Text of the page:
5 Reasons Why TIME is Extremely Important to SPED Teachers

TIME is vital in any classroom.  Teachers need time for lesson planning, time for organizing the classroom, and time to teach!  In a special education classroom, teachers need time for all of those things…and MORE!

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SPED Classrooms are very busy.  SPED teachers need:

TIME for Students: Every student in a SPED classroom has unique needs.  Through “check-ins”, “accommodations/modifications”, or consistent support, every student needs one-on-one attention at some point throughout their day.  General education teachers may have the ability to save a little time by generalizing most of their curriculum to meet the needs of the majority.

Special education teachers are constantly tending to the individualized needs for each student.  Working with every student at their own level requires quite a bit more time during an average school day.

TIME for Staff: No matter what style classroom you have (special day class, resource room, learning center, etc.) a special services classroom has additional support adult staff members that need your time.  As a leader in a SPED classroom, a SPED teacher needs to provide the necessary time for training, answering questions, and supporting instructional aides.

Instructional aides are your most valuable assets in your classroom.  If they are not properly trained, your class could become chaotic at any moment.  It’s tricky for a special education teacher to make time for them because often the support staff is on an hourly salary.  This means they work with students from the moment they arrive at school until the moment they leave.  When can both parties meet?  Time is necessary!

For a more detailed look at working with paras, click on this link “How to prepare your Para”.

*NOTE: I do something for my staff or buy them small gifts of appreciation every once in a while to make sure they know how much I appreciate them.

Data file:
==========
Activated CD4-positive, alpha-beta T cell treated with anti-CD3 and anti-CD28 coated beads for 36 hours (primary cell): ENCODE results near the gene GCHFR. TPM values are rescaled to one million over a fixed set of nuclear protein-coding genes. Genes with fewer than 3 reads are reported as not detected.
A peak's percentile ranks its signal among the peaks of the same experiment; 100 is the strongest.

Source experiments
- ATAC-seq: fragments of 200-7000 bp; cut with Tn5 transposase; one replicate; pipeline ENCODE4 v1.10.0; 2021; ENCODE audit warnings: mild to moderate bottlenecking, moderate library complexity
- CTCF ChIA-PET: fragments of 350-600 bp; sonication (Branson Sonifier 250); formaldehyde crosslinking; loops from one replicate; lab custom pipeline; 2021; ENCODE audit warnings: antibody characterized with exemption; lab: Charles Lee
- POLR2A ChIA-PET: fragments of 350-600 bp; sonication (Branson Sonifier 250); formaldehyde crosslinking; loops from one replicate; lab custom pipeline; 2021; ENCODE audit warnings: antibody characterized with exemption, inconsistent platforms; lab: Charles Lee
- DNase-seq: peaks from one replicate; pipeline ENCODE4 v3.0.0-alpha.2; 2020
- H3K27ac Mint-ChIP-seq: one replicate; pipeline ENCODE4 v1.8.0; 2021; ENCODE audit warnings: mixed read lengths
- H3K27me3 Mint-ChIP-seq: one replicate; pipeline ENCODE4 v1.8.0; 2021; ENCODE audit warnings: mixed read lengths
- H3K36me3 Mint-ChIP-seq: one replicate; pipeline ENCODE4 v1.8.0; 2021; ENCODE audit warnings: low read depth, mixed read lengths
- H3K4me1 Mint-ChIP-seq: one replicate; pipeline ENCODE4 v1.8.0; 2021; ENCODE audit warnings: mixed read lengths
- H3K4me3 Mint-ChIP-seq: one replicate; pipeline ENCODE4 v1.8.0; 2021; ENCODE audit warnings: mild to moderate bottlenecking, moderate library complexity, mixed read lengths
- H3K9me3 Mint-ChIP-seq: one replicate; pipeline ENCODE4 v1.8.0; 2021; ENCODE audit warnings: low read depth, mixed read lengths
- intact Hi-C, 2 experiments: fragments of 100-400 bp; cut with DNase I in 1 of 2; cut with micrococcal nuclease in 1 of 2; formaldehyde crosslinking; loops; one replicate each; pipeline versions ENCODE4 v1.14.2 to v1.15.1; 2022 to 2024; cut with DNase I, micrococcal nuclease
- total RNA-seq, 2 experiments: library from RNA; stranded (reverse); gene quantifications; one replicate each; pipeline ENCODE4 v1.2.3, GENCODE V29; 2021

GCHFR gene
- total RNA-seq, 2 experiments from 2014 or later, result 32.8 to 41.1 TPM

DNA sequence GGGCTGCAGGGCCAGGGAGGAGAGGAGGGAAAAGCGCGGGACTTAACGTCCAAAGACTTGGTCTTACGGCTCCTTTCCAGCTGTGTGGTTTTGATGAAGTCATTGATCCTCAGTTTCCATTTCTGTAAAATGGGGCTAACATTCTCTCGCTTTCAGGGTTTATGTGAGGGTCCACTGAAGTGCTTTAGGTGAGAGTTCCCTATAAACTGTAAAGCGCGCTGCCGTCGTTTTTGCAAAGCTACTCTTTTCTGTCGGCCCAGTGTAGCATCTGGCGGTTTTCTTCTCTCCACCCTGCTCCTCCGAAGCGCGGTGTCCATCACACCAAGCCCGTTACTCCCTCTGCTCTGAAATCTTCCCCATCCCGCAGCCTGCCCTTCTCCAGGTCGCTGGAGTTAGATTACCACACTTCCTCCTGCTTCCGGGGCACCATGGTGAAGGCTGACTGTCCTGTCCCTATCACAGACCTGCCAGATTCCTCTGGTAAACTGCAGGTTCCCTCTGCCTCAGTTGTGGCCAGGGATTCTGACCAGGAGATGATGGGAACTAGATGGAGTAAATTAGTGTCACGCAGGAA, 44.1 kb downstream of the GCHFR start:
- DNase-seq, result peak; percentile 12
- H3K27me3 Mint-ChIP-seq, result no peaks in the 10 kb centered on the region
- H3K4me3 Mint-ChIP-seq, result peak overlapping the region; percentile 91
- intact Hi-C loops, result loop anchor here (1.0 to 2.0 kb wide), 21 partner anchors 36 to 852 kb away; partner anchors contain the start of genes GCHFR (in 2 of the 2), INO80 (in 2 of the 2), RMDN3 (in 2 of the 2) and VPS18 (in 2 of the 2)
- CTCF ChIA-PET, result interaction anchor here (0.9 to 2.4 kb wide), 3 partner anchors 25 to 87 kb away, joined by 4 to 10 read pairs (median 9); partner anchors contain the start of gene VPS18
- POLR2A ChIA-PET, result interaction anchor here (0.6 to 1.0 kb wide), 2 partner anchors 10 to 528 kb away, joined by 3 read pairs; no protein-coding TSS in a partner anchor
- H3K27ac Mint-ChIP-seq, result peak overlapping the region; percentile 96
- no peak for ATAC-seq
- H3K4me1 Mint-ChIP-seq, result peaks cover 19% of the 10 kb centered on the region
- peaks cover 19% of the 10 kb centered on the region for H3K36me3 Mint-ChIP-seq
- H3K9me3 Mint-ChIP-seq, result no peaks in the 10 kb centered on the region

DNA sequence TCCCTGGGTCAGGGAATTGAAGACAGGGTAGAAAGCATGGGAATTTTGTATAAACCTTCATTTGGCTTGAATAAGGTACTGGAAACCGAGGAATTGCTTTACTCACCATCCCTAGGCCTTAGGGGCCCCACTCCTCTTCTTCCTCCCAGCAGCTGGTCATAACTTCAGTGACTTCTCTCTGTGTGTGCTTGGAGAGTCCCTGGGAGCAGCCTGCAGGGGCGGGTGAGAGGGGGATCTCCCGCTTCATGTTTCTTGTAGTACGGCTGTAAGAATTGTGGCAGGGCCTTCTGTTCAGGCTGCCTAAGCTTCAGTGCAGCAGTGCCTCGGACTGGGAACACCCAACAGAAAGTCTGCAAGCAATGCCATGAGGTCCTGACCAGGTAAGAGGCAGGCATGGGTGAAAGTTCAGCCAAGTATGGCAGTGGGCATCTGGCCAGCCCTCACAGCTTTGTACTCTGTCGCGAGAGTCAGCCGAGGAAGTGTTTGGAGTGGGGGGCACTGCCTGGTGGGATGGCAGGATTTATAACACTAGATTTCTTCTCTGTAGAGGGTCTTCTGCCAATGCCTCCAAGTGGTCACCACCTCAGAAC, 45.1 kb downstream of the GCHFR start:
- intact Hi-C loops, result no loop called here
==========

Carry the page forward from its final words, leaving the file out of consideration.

Click on the picture to see more staff gift ideas 

TIME for Emergencies: Imagine you are teaching a lovely lesson.  Everything is going smoothly when all of the sudden, one of your students has a meltdown.  The meltdown disrupts your entire class.  You now have to have someone cover for you while you take time to help calm your student.  Depending on the students in your classroom, this could happen every once in a while or multiple times a day.  Since emergencies are not always predictable, it’s important to make time and plans in case this does happen.

TIME for Assessing: Between progress monitoring, updating goals, initial IEPs, triennial IEPs, time is necessary.  Another tricky situation for a sped teacher.  How is a teacher supposed to have time to teach and assess within the same school day?  It’s important to find time to assess.  Quick, time saving assessments can be a good place to start.  I created this Special Education Assessments BUNDLE for fast assessing grades 4-8 in Reading, Writing, and Math.  All assessments may also be purchased separately.  Read more about Baseline Data assessments by clicking HERE.

Click HERE to see more about this BUNDLE 


TIME for Parent Meetings and IEPs: On top of everything else, special education teachers need to make sure they have enough time to hold all mandated meetings, IEPs, and parent requested meetings.  There is a large amount of time that special education teachers have to hold their meetings after school.  Learn more about the IEP process HERE.

Open letter to everyone that works with SPED Teachers:

“Dear Staff,

As a special education teacher, I do the best I can to prioritize throughout the day.  I always put the student needs and supports first.  Please understand that you are extremely important to the success of every student in this room.  This job couldn’t work without you!  I will do my best to schedule routine meetings for us to communicate.  I will do my best to give you the time and attention you deserve. 

All I ask of you is: if you see me deep in thought or working methodically with students, please give me the time I need to complete the task (unless it is an emergency).  I have lots to manage and may forget to complete tasks if I stop in the middle.  If you try to have a formal conversation with me during the school day, please do not take it personally if I can’t give you my undivided attention.  Thank you for understanding that I need time to do my job.  I appreciate each and every one of you!


Your Special Education Teacher”